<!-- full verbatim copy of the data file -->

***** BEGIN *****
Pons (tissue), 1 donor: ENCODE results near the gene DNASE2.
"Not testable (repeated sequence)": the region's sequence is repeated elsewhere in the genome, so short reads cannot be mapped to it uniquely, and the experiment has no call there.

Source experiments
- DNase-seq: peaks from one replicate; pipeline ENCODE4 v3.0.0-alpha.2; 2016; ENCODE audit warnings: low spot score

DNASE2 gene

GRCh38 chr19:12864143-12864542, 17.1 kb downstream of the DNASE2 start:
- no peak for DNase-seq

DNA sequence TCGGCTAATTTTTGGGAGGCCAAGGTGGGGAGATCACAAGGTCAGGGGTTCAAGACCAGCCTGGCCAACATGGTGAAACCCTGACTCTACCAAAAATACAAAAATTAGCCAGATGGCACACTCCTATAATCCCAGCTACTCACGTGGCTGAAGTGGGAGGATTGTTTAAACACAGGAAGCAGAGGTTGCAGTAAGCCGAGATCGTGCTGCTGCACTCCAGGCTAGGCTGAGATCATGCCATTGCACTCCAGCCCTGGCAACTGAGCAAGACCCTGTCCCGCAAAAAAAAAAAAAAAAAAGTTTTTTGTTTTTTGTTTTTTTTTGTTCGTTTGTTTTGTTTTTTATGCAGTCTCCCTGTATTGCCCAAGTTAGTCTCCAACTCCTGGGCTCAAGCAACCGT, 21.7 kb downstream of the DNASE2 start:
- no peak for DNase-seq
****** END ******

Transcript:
Pons (tissue), 1 donor: ENCODE results near the gene DNASE2.
"Not testable (repeated sequence)": the region's sequence is repeated elsewhere in the genome, so short reads cannot be mapped to it uniquely, and the experiment has no call there.

Source experiments
- DNase-seq: peaks from one replicate; pipeline ENCODE4 v3.0.0-alpha.2; 2016; ENCODE audit warnings: low spot score

DNASE2 gene

GRCh38 chr19:12864143-12864542, 17.1 kb downstream of the DNASE2 start:
- no peak for DNase-seq

DNA sequence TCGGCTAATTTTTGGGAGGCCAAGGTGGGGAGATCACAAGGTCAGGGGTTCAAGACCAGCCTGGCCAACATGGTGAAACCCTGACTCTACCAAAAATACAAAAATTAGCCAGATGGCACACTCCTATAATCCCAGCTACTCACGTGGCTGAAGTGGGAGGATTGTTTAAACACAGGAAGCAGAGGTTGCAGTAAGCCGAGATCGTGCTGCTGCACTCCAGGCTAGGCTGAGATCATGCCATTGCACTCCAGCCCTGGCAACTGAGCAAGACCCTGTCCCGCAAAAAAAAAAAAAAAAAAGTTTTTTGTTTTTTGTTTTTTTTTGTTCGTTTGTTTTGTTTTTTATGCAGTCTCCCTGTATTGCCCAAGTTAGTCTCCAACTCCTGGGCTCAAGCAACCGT, 21.7 kb downstream of the DNASE2 start:
- no peak for DNase-seq